“In three hours he will move through the empty city, crossing vast rivers, driving along tremendous, multi-laned highways, under darkening skies, like a small God, to be with you, tonight.” Page 6

TITLE: THE SICK BAG SONG

AUTHOR: NICK CAVE

GENRE: FICTION/POETRY

PUBLISHER: CANONGATE BOOKS

PUBLISHED: JUNE 2015

PAGES: 161

 

Nick Cave is a punk-rocker from Australia whose wordy output with The Bad Seeds has so far been expanded to two novels and screenplays. The Sick Bag Song is his third novel, but as the title might suggest, it also acts as an elongated poem; a confusing mix of fact and fiction which tones down the murder but raises the mortality to a deafening degree. Cave describes it as “the SCUM Manifesto meets The Shropshire Lad meets Apocalypto meets Kanye West meets PornHub…”.  I would describe it as a freshly trawled shell; difficult to grasp and hard to break, but if you can crack it, there are pearls to be revealed within.

The Sick Bag Song was written on twenty-two different sick bags on flights between stops on Nick Cave’s 2014 tour.  Every chapter consists of what was written on one of these bags, with a photocopy of the corresponding original replicated before the adapted text of the final piece, revealing a fascinating insight into the writing process and a pretty unique idea. It essentially follows a fictitious version of Cave as he travels across North America, building his own mythology and enduring what seems to be some sort of late-set mid-life crisis.

When he really has something to say, you can almost feel his writing shift a gear and out come these evocative, gorgeously crafted passages which make the whole thing worth it.

Because of the fluid nature of the novel’s writing – each stop on the journey being anything from snappy sentences to long, lucid stretches of prose – it’s all a little hit and miss. Most of the novel is engaging but the ‘Edmonton, Alberta’ passage, where the fictitious Cave finds a small dragon in the river, is a step too far into the surreal, and some chapters which consist entirely of lists of nines also lose interest fast – although I suspect different passages will resonate more depending on the reader.

Cave writes shamelessly rough and ready prose but, like Bukowski for instance, when he really has something to say, you can almost feel his writing shift a gear and out come these evocative, gorgeously crafted passages which make the whole thing worth it. The first entry, for example, is a stunning opener which gives the image of a young boy perched on the edge of a bridge over a dirty river with the train coming.  However, he is not a boy at all but “the memory of a boy, running through the mind of a man in a suite at the Sheraton hotel in downtown Nashville, Tennessee.” There’s also a through line where fictitious Cave keeps calling his wife only to hear the dialling tone; a motif which becomes increasingly frantic and intriguing.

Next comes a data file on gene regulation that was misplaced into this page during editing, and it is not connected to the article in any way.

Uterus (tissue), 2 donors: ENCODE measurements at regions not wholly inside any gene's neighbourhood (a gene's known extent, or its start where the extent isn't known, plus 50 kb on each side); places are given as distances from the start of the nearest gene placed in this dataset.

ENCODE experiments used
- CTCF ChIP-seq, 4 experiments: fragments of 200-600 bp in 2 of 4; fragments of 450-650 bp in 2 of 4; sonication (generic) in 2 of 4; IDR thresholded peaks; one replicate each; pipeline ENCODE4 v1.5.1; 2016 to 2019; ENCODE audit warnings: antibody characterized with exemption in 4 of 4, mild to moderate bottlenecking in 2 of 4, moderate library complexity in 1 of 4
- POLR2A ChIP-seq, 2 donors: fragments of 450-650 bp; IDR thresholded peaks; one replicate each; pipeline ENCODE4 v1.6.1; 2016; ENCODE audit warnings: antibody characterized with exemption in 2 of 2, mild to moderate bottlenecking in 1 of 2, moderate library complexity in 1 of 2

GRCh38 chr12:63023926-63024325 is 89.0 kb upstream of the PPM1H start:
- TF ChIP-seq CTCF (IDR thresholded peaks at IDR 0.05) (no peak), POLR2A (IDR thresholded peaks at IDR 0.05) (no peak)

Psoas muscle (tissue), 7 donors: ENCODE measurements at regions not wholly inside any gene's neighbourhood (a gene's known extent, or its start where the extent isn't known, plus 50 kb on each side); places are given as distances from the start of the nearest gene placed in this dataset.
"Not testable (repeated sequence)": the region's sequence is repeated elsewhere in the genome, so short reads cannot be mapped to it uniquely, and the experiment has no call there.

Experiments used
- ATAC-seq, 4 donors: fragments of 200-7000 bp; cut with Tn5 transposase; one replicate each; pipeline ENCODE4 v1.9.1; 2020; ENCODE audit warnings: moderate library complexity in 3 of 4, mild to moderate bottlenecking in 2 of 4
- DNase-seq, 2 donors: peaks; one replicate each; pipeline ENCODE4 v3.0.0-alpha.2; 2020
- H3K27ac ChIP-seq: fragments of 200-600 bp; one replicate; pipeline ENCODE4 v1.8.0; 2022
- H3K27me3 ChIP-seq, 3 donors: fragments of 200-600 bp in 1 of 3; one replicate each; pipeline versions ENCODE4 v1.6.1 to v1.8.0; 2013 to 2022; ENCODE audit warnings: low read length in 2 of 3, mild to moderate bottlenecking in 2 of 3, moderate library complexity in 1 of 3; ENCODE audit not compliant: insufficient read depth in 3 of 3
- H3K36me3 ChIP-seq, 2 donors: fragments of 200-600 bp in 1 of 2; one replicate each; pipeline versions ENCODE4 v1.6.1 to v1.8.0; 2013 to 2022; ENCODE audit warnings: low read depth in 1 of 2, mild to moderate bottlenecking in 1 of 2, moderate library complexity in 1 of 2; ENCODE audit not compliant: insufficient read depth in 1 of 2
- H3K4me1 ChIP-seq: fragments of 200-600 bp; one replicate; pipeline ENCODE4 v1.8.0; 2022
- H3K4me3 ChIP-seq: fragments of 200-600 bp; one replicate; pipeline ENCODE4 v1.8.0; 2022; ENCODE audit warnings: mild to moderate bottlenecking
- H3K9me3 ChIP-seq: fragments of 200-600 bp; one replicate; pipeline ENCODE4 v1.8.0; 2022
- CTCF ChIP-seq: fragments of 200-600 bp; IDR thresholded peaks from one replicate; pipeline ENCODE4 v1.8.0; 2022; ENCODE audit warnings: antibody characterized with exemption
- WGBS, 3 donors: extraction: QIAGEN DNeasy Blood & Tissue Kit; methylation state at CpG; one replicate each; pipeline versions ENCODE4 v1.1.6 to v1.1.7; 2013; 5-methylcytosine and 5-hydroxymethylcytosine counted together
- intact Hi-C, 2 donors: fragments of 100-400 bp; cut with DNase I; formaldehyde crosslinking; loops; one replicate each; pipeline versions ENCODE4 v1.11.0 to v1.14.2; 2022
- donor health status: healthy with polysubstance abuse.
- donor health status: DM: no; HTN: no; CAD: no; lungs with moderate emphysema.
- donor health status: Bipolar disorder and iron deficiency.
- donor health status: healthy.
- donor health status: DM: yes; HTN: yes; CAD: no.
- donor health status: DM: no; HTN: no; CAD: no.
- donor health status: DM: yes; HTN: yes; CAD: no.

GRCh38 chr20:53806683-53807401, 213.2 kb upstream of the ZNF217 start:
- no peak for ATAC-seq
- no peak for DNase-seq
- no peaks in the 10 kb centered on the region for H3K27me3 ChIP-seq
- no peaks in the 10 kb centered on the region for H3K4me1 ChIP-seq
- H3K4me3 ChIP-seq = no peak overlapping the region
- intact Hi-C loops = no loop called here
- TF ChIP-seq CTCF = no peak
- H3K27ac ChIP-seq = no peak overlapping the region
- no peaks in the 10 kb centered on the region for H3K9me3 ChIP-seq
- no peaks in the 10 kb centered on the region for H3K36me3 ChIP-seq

The Sick Bag Song puts the emphasis on moments rather than lifetimes.

Scrap-booked and fleeting, The Sick Bag Song puts the emphasis on moments rather than lifetimes, and it suits Cave’s writing style down to the ground. As a result, readers are able to appreciate the novel’s selection of fewer words in a way that is lost in much denser novels. The same way renowned Modena chef, Massimo Bottura, offers small parcels of traditional Italian cuisine so that food normally wolfed down en masse can be savoured in its component parts again; The Sick Bag Song, with its display box, precise design scheme, and accompanying audiobook where Cave reads every word with attentiveness and gravitas, teaches you how to read it. Turning its pages is like browsing the leaves of a holy book, such is the sacred treatment of its words – and so, just like Massimo’s Tortilini’s dishes, you savour every bite.

That’s the appeal of this novel, and it is a unique one. Inconsistent in its concept, the joy comes instead from the sparse moments of deep resonance clearly relayed within its pages; and those instances of wisdom or poetry hold more power than if they had been surrounded by 500 pages of text. The Sick Bag Song is by no means a perfect release, but I challenge you to commit your time to it and not find some of its passages memorable.

7/10

Liam Inscoe – Jones

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